They can get married and serve in the armed forces, so why shouldn't 18-year-olds be allowed in bars on Chippewa as long as they're not drinking? That's part of the argument being made by the attorney for one underage bar patron in Buffalo. And as YNN's Katie Morse tells us, a judge's decision will decide the next move.
BUFFALO, N.Y. — If you go to a bar in the Chippewa District after 10 p.m., you won't see anyone under the age of 21. Last year, the city banned underage adults from getting into bars in the area.
It's a rule that doesn't sit well with 19-year-old UB student Colin Miller, who liked to spend time at Lux.
"I'm a college student. There's a lot of college students in Buffalo, and it's a great place to just meet other college students and talk, and you meet up with friends," said Miller.
Attorney Paul Cambria was in State Supreme Court Wednesday representing Miller and two bar owners. He says his client's aren't asking for underage drinking, just for 18-year-olds to be allowed to go into the bars - something he says is their right.
"He as an adult should be able to go into any public accommodation place for the purpose of not committing a crime, and he has the right to do that," said Cambria.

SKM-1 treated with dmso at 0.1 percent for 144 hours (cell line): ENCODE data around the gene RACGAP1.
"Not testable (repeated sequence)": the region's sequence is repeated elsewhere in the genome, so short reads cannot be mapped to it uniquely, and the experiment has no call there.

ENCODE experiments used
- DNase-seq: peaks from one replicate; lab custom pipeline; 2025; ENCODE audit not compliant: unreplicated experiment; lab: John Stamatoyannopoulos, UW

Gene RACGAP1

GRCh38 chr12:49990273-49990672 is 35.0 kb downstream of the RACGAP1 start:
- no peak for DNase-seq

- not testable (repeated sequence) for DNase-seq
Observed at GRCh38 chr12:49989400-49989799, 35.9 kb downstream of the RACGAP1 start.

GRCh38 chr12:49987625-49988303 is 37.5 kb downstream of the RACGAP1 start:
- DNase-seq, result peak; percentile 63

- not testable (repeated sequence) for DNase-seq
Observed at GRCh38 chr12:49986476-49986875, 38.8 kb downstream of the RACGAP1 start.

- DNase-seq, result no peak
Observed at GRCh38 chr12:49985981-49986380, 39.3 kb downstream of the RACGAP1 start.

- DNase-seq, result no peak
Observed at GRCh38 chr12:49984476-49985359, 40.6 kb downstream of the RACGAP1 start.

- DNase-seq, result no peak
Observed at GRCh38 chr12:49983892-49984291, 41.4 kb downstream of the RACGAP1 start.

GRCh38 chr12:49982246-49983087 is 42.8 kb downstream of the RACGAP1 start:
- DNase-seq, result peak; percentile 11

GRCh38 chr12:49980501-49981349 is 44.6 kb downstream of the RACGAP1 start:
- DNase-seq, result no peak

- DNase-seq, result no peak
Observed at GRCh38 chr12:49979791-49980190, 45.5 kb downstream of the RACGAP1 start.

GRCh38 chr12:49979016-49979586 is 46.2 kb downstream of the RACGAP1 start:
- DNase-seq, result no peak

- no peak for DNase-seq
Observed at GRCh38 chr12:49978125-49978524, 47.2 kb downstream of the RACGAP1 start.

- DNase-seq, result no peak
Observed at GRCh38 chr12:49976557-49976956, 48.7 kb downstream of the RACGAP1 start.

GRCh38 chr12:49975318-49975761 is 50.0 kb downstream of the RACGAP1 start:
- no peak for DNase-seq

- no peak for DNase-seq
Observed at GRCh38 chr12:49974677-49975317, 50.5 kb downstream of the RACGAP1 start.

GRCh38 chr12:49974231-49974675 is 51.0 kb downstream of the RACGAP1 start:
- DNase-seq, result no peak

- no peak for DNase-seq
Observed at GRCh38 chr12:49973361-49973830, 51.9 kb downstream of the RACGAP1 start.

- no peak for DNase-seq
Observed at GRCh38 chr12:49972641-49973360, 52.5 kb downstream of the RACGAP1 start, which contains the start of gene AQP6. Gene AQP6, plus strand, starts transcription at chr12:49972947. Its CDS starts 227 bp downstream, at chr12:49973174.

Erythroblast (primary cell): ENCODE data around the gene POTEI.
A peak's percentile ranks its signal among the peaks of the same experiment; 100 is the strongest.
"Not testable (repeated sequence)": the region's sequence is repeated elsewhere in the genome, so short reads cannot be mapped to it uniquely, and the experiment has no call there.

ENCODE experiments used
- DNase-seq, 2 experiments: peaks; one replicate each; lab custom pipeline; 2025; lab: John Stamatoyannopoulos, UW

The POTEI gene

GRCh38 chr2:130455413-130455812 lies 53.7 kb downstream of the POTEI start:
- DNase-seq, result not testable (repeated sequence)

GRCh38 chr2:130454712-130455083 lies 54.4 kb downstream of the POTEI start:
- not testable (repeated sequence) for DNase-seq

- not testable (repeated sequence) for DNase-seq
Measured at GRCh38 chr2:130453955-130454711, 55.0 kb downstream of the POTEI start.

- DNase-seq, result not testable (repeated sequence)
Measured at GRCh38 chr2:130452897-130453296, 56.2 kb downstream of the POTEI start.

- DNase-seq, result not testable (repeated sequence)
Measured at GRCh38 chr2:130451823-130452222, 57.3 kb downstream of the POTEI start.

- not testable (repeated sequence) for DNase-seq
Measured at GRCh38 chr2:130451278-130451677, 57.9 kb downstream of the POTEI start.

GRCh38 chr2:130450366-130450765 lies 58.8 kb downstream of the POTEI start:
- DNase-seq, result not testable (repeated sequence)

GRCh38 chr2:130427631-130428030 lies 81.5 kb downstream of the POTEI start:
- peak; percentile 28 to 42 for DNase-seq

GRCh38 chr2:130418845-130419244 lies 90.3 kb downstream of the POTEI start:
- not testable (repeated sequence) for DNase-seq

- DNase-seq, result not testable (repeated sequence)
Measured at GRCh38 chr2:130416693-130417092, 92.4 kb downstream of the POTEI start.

Cambria also says the city is overstepping its boundaries creating these types of rules. The State Liquor Authority already has regulations banning underage drinking, and laying out the penalties.
The city's attorney disagrees, saying Chippewa was a problem, and the legislature had every right to do something about it.
"You had underage drinking, criminal activity, violence, and we had call history reports that indicated there was a problem down there, and the council acted, and the mayor approved that legislation," said City of Buffalo Corporation Counsel Timothy Ball.
As for Miller, he says the bars he thinks are targeted by the law aren't the problem.
"If you want, I'd be happy to tell you places you can get a drink underage. And Lux is not one of them. If anybody wants to try, feel free to go to Lux on a Friday night, and buy a drink and see the process," said Miller.
A judge will make a decision on whether or not the lawsuit will move forward in the coming weeks.